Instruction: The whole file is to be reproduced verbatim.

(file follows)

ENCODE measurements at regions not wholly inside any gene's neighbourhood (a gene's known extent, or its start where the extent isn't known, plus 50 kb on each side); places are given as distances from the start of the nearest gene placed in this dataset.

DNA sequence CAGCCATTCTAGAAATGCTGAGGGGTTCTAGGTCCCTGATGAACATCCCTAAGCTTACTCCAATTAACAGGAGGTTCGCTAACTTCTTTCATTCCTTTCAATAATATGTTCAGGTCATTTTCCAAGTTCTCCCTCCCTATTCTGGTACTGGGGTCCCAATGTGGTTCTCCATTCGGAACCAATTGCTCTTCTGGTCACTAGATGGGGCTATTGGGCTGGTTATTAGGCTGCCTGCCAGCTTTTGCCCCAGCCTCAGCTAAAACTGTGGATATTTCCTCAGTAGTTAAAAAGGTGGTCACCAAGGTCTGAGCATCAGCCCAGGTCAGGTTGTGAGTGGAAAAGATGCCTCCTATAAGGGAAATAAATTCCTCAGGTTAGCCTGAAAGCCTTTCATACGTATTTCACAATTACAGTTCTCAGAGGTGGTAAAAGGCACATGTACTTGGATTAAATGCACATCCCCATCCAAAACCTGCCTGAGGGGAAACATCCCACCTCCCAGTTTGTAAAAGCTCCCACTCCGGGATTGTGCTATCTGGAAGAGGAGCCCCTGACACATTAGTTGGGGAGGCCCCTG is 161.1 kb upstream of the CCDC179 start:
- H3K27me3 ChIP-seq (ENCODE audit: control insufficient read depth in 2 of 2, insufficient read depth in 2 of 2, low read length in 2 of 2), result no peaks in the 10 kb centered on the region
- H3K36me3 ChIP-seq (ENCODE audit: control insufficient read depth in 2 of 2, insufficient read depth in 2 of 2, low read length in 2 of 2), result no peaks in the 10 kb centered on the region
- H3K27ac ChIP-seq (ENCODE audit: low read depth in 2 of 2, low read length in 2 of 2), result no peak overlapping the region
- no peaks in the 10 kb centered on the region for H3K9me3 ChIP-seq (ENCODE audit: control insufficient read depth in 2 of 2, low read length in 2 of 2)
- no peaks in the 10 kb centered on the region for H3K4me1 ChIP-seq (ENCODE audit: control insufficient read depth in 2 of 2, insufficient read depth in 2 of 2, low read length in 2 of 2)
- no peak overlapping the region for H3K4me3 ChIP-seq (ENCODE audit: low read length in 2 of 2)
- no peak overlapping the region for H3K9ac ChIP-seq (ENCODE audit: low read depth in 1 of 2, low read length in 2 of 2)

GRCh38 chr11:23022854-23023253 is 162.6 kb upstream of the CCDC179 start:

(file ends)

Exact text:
ENCODE measurements at regions not wholly inside any gene's neighbourhood (a gene's known extent, or its start where the extent isn't known, plus 50 kb on each side); places are given as distances from the start of the nearest gene placed in this dataset.

DNA sequence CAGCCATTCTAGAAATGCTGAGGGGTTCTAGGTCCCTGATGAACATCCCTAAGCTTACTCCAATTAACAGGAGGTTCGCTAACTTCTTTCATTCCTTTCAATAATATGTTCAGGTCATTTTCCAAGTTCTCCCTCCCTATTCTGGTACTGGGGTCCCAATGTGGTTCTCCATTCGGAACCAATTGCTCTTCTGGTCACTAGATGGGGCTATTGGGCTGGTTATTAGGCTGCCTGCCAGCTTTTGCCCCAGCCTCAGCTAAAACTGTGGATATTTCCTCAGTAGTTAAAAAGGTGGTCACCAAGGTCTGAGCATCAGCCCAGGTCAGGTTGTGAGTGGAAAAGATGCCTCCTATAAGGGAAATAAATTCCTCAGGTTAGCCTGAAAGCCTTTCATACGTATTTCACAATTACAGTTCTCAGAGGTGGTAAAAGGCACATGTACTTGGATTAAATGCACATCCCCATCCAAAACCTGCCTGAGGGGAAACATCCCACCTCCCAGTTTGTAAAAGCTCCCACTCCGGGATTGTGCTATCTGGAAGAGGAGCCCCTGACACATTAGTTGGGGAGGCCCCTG is 161.1 kb upstream of the CCDC179 start:
- H3K27me3 ChIP-seq (ENCODE audit: control insufficient read depth in 2 of 2, insufficient read depth in 2 of 2, low read length in 2 of 2), result no peaks in the 10 kb centered on the region
- H3K36me3 ChIP-seq (ENCODE audit: control insufficient read depth in 2 of 2, insufficient read depth in 2 of 2, low read length in 2 of 2), result no peaks in the 10 kb centered on the region
- H3K27ac ChIP-seq (ENCODE audit: low read depth in 2 of 2, low read length in 2 of 2), result no peak overlapping the region
- no peaks in the 10 kb centered on the region for H3K9me3 ChIP-seq (ENCODE audit: control insufficient read depth in 2 of 2, low read length in 2 of 2)
- no peaks in the 10 kb centered on the region for H3K4me1 ChIP-seq (ENCODE audit: control insufficient read depth in 2 of 2, insufficient read depth in 2 of 2, low read length in 2 of 2)
- no peak overlapping the region for H3K4me3 ChIP-seq (ENCODE audit: low read length in 2 of 2)
- no peak overlapping the region for H3K9ac ChIP-seq (ENCODE audit: low read depth in 1 of 2, low read length in 2 of 2)

GRCh38 chr11:23022854-23023253 is 162.6 kb upstream of the CCDC179 start: